Sun, Jun 25, 2006 - Page 7 News List

Prolific US TV producer Aaron Spelling dies at 83

AP , LOS ANGELES

Aaron Spelling, a onetime movie bit player who created a massive number of hit series, from the vintage Charlie's Angels and Dynasty to Beverly Hills 90210 and Melrose Place, has died, his publicist said. He was 83.

Spelling died on Friday at his mansion in Los Angeles after suffering a stroke on June 18, according to publicist Kevin Sasaki.

Spelling's other hit series included Love Boat, Fantasy Island, Burke's Law, The Mod Squad, Starsky and Hutch, T.J. Hooker, Matt Houston, Hart to Hart and Hotel. He kept his hand in 21st-century TV with series including 7th Heaven and Summerland.

He also produced more than 140 television movies. Among the most notable: Death Sentence (1974), Nick Nolte's first starring role; The Boy in the Plastic Bubble (1976), John Travolta's first dramatic role; and The Best Little Girl in the World (1981), which starred Jennifer Jason Leigh.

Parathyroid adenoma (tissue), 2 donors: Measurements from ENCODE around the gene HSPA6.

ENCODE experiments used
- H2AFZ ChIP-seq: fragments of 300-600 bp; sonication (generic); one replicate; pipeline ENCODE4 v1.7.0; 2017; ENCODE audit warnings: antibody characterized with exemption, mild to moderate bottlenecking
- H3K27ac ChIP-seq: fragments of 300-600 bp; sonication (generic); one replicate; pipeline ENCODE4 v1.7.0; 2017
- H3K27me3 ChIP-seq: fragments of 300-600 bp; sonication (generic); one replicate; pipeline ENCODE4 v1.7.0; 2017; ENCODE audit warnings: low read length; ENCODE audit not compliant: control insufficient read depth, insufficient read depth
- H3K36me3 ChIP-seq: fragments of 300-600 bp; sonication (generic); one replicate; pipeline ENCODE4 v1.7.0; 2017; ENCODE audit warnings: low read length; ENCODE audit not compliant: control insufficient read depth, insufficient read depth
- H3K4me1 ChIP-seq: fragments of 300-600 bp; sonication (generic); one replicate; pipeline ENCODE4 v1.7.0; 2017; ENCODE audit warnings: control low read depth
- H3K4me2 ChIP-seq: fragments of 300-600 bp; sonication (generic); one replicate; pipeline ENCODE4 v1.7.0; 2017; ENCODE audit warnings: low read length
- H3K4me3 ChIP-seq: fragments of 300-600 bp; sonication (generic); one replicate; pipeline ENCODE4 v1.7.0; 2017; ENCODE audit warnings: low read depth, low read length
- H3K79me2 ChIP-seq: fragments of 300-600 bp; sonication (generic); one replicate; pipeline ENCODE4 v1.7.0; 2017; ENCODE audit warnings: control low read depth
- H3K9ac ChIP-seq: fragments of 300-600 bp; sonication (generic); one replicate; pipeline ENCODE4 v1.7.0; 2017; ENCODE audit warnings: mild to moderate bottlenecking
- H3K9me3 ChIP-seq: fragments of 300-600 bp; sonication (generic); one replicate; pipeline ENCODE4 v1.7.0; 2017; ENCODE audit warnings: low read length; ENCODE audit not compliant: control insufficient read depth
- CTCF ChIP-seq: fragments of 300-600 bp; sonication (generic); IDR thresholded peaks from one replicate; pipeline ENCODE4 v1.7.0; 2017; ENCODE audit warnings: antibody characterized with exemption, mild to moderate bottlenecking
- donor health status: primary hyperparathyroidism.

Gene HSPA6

During the 1970s and 1980s, Spelling provided series and movies exclusively for ABC and is credited for the network's rise to major status. Jokesters referred to it as "The Aaron Broadcasting Company."

"Aaron's contributions in television are unequaled. To me, he was a dear friend and a truly genuine human being," Jaclyn Smith, the only original Charlie's Angels actress who stayed with the show for its entire run, said in a statement on Friday.

Success was not without its thorns. TV critics denounced Spelling for fostering fluff and nighttime soap operas. He called his shows "mind candy;" critics referred to them as "mindless candy."

Charlie's Angels ushered in a genre known as "jiggle TV" for its gratuitous focus on the female form.

"The knocks by the critics bother you," he admitted in a 1986 interview.

"But you have a choice of proving yourself to 300 critics or 30 million fans. You have to make a choice. I think you're also categorized by the critics. If you do something good they almost don't want to like it," he said.

He liked to cite some of his more creditable achievements, like Family (1976-1980), a drama about a middle-class family, and The Best Little Girl in the World.

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